However, no one can tell you how much water exactly is enough. The strategy I use for all my succulent plants is the soak and dry method. If you are reading my other articles, you might have noticed that I am a big fan of the soak and dry watering technique, for a couple of reasons. First of all, it is super easy. All you need to do is to completely soak the soil when watering. Allow the excess water to drain. Then water again only when the soil is completely dry.
The second thing that I love about this watering method is that it works well with all succulents and in all climates. Because you only water when the soil is completely dry, you will easily avoid over-watering. Also, the watering frequency depends on the moisture in the soil. This means that during the warm season, watering frequency is higher than in the cold season.
4. Aloes love light and need it also indoors
Growing aloe plants outdoors is hassle-free. These plants love bright direct or indirect light. If you are growing them indoors, however, you need to make sure that they get enough light. I like to place my aloes and other succulent plants near the window that has access to sunlight.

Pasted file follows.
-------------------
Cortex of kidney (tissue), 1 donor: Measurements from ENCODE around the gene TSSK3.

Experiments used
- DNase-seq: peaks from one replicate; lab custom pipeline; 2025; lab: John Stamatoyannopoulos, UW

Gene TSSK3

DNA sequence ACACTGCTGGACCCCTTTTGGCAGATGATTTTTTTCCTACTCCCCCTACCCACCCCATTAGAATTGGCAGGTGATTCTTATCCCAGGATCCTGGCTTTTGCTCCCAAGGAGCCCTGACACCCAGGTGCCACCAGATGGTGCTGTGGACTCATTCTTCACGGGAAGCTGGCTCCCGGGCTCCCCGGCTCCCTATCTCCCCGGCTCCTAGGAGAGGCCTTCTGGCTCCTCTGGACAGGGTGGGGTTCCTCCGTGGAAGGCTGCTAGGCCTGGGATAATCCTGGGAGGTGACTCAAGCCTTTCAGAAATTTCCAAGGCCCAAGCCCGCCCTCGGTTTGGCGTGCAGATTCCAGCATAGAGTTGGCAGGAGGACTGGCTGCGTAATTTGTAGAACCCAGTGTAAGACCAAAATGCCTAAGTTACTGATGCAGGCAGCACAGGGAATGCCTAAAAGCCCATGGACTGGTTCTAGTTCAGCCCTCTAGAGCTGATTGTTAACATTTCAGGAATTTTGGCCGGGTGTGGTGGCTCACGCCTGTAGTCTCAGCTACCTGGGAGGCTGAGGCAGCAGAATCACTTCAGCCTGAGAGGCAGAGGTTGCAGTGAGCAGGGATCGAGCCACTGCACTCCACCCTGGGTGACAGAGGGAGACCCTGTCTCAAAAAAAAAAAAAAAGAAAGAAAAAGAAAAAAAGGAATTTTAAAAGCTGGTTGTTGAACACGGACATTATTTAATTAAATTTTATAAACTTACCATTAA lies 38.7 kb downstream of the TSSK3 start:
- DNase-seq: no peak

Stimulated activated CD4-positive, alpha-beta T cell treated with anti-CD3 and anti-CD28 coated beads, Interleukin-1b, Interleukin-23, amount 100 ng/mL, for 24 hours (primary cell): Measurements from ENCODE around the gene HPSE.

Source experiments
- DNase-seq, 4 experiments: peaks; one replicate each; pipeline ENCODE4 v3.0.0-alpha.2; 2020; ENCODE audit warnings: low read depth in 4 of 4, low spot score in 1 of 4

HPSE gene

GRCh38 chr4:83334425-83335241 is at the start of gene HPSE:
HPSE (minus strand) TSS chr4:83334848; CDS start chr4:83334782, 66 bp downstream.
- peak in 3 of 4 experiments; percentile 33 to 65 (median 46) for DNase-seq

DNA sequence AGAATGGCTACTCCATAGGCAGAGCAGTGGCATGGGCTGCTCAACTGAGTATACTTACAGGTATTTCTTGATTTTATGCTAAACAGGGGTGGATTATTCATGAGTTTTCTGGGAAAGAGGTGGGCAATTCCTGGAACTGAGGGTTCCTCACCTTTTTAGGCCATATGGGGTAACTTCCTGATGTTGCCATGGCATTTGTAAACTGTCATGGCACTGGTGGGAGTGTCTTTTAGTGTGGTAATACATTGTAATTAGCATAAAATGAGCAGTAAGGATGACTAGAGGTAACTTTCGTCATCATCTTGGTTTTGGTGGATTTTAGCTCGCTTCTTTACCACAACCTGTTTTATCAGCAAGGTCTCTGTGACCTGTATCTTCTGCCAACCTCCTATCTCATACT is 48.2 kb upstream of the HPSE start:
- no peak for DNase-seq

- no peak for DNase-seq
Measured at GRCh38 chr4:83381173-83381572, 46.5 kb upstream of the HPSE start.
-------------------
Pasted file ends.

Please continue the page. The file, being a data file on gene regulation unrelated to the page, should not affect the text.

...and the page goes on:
This is a great option during summer. However, when winter comes, it may not work, especially if you live in a similar place as I do, a place where sun is a rare visitor during winter months. The absence of consistent sunlight in winter can be detrimental to aloes.
In this case, I use grow light for my indoor succulents (click here to check my recommended grow light on Amazon). Grow light does a very good job of providing light to the plants during winter. If you don’t like spending money for grow light (though I think it is a good investment), you can simply use fluorescent as an alternative. Just make sure that you set up everything right.
5. Fertilize the plant once in a while only
Aloe vera plants do not need a super nutritious growing medium. They do well in a good succulent soil mix. However, giving them a few extra nutrients won’t harm them either. I like to fertilize my succulent plants at least once a year. I do it in summer when they are actively growing. Avoid fertilizing your aloe plants in winter when they are dormant. But again, adding fertilizer to the soil is optional. I have aloe plants that I do not fertilize at all, and I cannot say they are doing worse than those plants I fertilize once a year…
Aloes are a great addition to any garden, for both their esthetic value and health benefits. Who would not want to have at least one in their place? If you are new to growing aloes, however, you may wonder whether they can thrive indoors as well.
And now you should know that they can thrive indoors, as long as you five them some care. Make sure that you use the correct soil, pot, give just enough amount of water, and sufficient light to your plants. Aloes are low-maintenance plants perfect for your busy daily schedule. They need little, and give back a lot… I wish you happy growing!